Monday, 21 December 2015

The Sake Handbook by John Gauntner


Today, a small diversion again, away from beer and bars towards sake and books. I haven't been able to visit many (actually, maybe 'any' would be more accurate...) new places recently due to various constraints. Apologies for this, but it really does take a bit of money and effort and I don't exactly get anything in return. Well, until I received a copy of this book! I was contacted to ask if I wrote about books on here, and whilst I have done this very rarely in the past, I'm always open to suggestions. Thanks to Tuttle, the publishers of this book for sending me my first ever freebies (aside from some much appreciated beers that I received from a visiting beer lover). Please don't think that I have sold out though. My endorsement cannot be purchased! And possibly it might not amount to much anyway.

I have always been interested in sake, but am pretty much clueless about it. Probably the main thing I know about sake is that it should not really be drunk in the same session as beer if you are consuming either of them in anything other than very modest quantities. Sake has always seemed a little intimidating to me. I can't handle it particularly well, I'm not really sure what I am supposed to be tasting and looking for and it felt a little bit like a rabbit hole waiting to be jumped down. Much like the beer world, if you don't really know what you are looking for, there is a decent chance that some nasty sake might turn you off all sake and close you off from a whole world of taste possibilities. So this book is a very welcome guide and pretty damn useful for getting you started.

The book is divided into three main sections, much in the same way that the Camra beer guides are. I am a huge fan of Tim Webb's Good Beer Guide to Belgium and that greatly increased my knowledge and appreciation of Belgian beer. I hope this book can do the same for me for sake. The first section deals with information on the sake brewing process, the various sake styles, parameters by which sakes are differentiated and tips for tasting sake. Each of the chapters in this first section of the book stands alone pretty well I think, so if you are interested in something specific, you can read about it without suffering for not reading the previous chapters. I always struggle with the science of brewing (beer in particular) despite having taken quite a few brewery tours. Something strange happens where I think I am following what is being said but the information seems to leave my brain pretty much instantly. I think I have come away from this book much better informed about the process of brewing sake than I was before. I guess this is something of a requirement for a book that explains the production of sake, but it feels like a real achievement for the book to have got something scientific to stick in my pigeon brain.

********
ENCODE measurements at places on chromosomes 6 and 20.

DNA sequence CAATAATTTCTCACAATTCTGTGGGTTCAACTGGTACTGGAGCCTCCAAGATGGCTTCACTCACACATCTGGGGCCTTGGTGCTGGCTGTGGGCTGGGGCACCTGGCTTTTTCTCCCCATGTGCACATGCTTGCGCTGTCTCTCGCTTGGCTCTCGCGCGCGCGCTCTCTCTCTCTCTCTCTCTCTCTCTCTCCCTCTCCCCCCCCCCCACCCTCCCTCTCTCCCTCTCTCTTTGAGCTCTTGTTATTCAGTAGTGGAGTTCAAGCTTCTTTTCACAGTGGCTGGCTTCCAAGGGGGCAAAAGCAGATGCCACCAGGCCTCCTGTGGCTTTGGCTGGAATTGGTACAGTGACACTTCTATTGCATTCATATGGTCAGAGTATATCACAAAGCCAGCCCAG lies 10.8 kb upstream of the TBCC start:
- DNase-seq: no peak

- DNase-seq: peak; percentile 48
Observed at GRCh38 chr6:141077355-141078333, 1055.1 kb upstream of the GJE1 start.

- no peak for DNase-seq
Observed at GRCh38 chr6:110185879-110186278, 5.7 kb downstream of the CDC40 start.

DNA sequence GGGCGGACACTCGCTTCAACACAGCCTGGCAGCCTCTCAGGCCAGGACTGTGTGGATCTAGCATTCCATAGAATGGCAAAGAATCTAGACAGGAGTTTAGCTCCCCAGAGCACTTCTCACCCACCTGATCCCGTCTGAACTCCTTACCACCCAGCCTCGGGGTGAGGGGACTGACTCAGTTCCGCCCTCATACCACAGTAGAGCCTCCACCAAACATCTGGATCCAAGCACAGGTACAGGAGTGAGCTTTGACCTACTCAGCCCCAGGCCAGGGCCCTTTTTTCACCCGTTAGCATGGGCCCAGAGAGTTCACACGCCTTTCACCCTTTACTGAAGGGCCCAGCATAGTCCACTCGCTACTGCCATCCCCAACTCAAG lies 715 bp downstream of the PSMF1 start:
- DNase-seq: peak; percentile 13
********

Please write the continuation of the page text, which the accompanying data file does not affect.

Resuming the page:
The second section consists of a list of sakes (obviously not exhaustive as this would be pretty much impossible, but rather focused on what the author considers good recommendations covering a range of styles and from a variety of locations) with detailed information and some small tasting notes along with a picture of the label to give you an idea of what you are looking for. It's a shame that these pictures are black and white, as it might help people find what they are looking for in a shop a bit easier if they were in colour. Although, I guess that label designs change and it's more useful to have the details. The third section focuses on places to drink sake and to buy sake. These listings are dominated by places in Tokyo, but there is a smaller section of listings for the rest of Japan and some information for places in the US too. The main place listing section has small write-ups with general information, a map to help you get there and notes on price, selection and opening hours.

It's a very interesting book to read and it has certainly encouraged me to try to broaden my sake horizons a little. If you have any interest in furthering your knowledge of sake, I would say that this book would be an excellent resource. It certainly seems that there are quite a few parallels between the Craft beer and sake scenes and these are something that I am looking forward to appreciating more as I consume more.

So this concludes the posts for 2015. I'll try to make more of an effort to get some new places on here in the new year. Apologies if you were waiting for more bar posts and you think that this is out of place on here. I think it is something that many beer lovers will have an interest in though. But now it is time to relax and enjoy the festive season. I wish you a Merry Xmas and a Happy New Year and I hope that you are able to enjoy yourself with some good tasting booze. Cheers!